Nikola’s Big Idea
Trevor Milton, founder and CEO of Nikola Motor Company, is an entrepreneur driven by an ambition to build a zero-emission Class 8 truck. His 37-metric-ton idea was to design and produce an innovative semi-truck along with a sustainable way of keeping it running. Aware that diesel-truck operators not only have to pay for their trucks but also shell out a considerable amount of money to keep them fueled, he wanted to find a way to provide significant cost savings while achieving zero emissions.
Milton’s thinking led him down a completely new road: a truck powered by electricity created using a hydrogen fuel cell. This approach gains a significant weight advantage compared to an electric semi using batteries. Nikola’s Tre truck typically has a 750-mile range, but weighs less than the batteries of an EV equivalent. Also, hydrogen is readily produced, and the only emission resulting from the electrochemical reaction is water.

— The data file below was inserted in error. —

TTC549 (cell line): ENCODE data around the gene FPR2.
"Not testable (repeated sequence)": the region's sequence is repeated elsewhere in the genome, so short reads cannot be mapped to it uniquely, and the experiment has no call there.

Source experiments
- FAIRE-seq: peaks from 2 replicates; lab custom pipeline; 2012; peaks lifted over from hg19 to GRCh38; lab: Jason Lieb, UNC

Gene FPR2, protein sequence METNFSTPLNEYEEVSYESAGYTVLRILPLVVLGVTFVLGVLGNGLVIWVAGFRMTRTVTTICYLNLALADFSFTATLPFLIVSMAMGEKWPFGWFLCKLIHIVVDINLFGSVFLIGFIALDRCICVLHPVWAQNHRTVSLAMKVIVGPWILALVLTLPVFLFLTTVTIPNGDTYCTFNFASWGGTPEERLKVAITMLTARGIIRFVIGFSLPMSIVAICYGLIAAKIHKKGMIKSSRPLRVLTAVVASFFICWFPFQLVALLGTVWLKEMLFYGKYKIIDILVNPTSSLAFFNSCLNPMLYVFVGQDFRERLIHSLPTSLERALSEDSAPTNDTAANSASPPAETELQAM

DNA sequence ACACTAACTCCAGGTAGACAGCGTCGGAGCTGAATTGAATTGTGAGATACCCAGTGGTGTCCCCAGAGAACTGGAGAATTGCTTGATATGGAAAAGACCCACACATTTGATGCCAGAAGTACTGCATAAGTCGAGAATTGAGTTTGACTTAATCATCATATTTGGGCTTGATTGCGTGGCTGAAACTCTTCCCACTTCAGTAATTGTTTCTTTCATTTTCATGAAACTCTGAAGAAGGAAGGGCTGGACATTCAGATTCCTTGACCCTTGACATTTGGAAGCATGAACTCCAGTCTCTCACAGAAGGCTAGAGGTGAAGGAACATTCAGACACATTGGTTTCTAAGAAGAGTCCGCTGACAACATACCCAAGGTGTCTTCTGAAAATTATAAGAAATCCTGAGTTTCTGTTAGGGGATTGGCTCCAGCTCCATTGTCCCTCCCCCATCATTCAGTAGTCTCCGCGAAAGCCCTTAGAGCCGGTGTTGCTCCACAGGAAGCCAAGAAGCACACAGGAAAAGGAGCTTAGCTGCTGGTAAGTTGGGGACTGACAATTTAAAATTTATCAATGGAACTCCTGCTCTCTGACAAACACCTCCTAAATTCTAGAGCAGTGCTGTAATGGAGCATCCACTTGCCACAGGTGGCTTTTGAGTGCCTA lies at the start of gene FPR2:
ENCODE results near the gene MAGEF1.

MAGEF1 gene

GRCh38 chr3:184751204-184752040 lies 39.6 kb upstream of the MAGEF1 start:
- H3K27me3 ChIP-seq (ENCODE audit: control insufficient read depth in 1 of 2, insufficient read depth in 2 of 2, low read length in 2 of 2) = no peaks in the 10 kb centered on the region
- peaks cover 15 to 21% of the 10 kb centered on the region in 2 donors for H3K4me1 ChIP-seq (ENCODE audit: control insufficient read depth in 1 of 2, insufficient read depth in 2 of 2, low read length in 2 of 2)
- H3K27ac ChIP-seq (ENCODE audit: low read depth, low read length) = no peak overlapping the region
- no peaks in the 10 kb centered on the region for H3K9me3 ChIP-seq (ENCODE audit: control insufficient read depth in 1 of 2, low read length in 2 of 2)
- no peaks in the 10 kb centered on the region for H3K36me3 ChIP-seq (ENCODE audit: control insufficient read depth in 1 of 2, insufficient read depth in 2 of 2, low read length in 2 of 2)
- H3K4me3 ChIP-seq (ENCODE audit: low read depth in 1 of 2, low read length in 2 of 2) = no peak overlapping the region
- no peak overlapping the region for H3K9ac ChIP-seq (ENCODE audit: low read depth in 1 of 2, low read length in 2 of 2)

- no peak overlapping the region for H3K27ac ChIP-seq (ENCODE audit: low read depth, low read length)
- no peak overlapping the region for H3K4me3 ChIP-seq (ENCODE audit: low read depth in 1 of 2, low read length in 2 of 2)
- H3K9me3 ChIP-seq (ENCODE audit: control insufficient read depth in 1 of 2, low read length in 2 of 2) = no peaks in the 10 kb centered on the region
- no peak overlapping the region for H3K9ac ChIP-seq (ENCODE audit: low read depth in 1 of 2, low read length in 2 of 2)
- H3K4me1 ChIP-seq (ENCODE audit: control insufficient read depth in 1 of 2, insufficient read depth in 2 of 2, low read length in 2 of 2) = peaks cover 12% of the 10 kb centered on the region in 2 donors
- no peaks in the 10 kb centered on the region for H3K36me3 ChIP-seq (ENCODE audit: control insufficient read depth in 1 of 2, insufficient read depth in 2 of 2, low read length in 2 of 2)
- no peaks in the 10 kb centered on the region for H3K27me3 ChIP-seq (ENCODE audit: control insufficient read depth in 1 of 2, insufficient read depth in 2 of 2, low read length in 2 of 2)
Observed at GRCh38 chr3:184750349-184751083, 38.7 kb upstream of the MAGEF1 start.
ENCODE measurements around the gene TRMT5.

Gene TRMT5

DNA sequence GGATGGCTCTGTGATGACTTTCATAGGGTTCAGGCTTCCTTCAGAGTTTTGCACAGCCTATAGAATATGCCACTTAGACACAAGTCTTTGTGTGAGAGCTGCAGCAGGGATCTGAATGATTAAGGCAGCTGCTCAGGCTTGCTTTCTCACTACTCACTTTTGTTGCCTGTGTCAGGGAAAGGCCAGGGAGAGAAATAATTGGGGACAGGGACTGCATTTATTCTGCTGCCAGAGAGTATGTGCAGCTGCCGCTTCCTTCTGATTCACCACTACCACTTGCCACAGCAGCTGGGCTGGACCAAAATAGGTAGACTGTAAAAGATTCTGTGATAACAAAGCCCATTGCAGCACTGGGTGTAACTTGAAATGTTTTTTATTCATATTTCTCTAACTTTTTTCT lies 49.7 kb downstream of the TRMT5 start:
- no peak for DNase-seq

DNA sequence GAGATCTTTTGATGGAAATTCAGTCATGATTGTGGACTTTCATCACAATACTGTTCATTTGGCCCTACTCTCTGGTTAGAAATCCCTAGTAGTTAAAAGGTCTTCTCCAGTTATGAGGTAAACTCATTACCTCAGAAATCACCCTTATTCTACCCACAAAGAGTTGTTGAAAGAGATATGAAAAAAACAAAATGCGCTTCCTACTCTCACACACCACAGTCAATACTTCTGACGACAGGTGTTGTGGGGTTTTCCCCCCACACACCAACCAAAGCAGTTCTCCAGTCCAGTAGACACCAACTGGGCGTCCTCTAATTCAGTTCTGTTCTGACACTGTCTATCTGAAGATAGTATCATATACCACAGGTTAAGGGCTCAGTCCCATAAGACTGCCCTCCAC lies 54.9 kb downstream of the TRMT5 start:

Further, refueling a hydrogen cell takes only 15 minutes, compared to many hours to fast-charge batteries, thus saving considerable off-road time on long hauls. Hydrogen is a clear winner when it comes to operating efficiency over medium to long hauls due to the design being lighter, improving the freight-ton per mile ratio.
On top of that, Milton’s big idea also had to include a national infrastructure of hydrogen fueling stations to supply the truck with a million miles of fuel. Without a dependable network to refuel, Nikola wasn't going anywhere. The formula has proved successful, with $14 billion of preorders; for the moment, Nikola has stopped taking orders to focus on production.
Innovation in Action at Nikola
Nikola believes that most of the greatest innovations do not come from big companies. As Nikola President Mark Russell states, “It's easier to be the disruptor than the companies being disrupted.”